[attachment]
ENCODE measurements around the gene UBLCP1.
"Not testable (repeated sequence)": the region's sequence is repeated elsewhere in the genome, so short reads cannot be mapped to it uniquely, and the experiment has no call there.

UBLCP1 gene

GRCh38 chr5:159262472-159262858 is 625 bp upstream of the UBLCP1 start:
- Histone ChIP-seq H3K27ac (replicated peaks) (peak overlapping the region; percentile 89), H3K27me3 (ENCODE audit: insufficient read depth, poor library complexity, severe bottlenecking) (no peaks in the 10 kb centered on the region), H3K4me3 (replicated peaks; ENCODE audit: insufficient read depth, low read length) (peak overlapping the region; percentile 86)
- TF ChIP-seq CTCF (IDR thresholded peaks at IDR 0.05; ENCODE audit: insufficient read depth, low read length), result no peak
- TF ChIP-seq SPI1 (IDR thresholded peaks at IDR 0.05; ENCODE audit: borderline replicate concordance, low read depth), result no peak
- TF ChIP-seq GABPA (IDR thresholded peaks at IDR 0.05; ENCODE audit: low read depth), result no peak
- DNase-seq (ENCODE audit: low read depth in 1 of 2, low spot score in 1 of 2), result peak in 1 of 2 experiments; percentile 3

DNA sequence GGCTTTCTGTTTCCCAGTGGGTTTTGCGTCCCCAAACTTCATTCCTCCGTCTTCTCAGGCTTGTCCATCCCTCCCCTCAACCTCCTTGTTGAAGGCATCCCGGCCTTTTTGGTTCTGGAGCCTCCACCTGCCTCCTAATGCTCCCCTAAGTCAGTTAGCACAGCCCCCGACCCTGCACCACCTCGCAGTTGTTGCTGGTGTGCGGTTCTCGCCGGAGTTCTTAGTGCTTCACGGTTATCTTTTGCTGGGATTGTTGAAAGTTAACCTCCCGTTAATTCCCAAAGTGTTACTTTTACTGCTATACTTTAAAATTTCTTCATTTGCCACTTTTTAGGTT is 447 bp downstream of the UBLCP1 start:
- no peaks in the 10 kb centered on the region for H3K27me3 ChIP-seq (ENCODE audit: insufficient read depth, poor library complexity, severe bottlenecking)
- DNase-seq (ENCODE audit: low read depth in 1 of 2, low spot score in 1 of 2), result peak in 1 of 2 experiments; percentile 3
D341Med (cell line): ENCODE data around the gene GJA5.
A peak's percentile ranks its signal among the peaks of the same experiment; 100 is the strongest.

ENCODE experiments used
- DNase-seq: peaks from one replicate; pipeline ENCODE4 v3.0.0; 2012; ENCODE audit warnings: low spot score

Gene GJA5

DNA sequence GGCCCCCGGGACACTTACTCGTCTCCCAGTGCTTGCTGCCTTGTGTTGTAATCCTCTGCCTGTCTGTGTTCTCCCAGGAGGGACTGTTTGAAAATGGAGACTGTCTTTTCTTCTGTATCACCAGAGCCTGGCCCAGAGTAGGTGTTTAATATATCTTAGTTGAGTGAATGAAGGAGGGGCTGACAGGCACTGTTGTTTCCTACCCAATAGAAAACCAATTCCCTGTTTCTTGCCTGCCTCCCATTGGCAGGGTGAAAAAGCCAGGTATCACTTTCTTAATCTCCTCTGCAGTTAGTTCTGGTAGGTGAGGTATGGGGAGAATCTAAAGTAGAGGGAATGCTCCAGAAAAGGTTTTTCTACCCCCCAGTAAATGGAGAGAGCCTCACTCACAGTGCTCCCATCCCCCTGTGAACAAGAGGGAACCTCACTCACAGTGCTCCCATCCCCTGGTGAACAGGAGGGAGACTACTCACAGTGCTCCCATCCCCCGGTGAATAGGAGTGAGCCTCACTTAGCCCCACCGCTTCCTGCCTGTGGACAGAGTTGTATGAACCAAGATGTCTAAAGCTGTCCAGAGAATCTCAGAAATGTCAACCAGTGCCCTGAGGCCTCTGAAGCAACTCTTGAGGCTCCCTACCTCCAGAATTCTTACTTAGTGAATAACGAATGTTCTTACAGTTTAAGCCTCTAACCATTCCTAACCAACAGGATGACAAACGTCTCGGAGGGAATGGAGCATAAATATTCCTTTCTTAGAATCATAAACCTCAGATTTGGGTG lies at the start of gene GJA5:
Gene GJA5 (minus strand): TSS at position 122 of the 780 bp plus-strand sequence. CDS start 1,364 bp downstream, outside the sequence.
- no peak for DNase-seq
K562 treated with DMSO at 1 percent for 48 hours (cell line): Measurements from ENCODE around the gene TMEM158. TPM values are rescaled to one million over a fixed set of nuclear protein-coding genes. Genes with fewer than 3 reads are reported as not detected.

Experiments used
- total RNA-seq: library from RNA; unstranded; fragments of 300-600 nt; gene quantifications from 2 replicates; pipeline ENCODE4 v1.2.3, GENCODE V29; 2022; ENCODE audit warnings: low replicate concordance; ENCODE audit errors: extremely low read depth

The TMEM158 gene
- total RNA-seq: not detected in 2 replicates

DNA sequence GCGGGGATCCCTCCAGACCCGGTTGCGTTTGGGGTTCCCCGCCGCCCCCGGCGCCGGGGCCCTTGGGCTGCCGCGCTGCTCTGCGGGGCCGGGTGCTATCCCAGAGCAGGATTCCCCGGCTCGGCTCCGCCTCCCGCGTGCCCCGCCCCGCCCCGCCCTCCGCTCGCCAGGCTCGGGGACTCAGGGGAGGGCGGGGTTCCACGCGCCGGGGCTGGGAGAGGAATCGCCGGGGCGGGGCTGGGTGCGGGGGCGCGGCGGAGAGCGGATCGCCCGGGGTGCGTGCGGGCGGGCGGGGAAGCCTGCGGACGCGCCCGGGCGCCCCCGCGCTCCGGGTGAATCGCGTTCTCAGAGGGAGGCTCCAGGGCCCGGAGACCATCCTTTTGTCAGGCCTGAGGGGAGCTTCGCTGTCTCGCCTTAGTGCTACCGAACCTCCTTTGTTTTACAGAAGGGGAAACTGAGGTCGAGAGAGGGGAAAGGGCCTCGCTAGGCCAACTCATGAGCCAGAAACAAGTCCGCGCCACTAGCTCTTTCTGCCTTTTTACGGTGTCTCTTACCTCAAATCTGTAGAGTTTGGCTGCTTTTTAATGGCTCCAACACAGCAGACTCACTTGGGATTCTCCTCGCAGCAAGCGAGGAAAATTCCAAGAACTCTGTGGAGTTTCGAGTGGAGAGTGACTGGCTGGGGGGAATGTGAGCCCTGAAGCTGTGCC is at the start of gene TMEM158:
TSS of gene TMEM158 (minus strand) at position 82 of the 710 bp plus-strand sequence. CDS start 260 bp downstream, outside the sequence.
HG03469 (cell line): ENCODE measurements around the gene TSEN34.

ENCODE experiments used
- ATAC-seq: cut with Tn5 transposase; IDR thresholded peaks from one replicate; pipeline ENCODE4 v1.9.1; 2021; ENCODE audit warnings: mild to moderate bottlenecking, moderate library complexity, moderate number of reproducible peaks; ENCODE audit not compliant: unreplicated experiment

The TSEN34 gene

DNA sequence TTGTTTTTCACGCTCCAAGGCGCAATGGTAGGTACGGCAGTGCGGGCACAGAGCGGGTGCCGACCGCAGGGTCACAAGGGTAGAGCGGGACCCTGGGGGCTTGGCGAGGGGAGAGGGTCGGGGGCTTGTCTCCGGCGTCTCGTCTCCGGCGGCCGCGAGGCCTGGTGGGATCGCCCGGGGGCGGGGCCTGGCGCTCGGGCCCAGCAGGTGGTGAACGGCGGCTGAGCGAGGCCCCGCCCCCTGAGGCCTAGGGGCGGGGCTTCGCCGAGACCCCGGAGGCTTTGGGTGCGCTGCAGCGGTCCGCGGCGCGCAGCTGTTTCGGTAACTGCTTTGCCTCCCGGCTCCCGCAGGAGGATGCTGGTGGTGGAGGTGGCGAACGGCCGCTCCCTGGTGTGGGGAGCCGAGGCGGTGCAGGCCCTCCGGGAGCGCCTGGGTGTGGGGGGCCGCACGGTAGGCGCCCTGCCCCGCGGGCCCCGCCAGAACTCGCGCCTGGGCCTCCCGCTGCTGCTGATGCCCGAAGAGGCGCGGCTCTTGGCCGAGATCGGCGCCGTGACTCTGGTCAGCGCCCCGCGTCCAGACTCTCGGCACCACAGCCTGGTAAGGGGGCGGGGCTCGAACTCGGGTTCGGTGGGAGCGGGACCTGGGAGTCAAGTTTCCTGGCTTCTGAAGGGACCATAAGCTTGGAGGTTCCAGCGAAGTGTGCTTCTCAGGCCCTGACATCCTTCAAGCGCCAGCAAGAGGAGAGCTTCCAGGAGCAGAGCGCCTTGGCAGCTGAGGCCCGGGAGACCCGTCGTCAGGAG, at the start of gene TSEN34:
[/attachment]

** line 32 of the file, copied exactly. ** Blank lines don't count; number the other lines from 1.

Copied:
DNA sequence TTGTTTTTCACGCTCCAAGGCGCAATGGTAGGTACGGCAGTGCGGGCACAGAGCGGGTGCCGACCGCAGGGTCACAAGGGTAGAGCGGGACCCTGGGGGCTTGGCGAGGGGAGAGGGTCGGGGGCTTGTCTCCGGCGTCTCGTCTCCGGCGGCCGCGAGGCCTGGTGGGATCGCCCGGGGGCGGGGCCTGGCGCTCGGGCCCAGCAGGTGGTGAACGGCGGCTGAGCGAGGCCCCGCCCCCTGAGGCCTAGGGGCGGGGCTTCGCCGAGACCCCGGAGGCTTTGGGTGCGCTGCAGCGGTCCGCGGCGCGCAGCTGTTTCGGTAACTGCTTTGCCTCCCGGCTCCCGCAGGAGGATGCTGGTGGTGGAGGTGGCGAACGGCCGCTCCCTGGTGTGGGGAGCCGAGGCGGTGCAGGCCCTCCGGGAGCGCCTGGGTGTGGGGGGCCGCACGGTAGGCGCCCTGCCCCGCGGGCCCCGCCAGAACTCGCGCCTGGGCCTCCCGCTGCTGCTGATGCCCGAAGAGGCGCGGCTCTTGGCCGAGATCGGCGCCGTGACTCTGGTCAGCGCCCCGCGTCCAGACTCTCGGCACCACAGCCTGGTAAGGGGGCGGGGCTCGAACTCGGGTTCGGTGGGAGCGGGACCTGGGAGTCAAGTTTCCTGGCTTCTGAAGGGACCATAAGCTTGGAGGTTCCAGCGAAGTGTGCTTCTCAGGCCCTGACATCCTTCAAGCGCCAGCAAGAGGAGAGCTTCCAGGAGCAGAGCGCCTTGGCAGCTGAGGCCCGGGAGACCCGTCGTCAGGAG, at the start of gene TSEN34: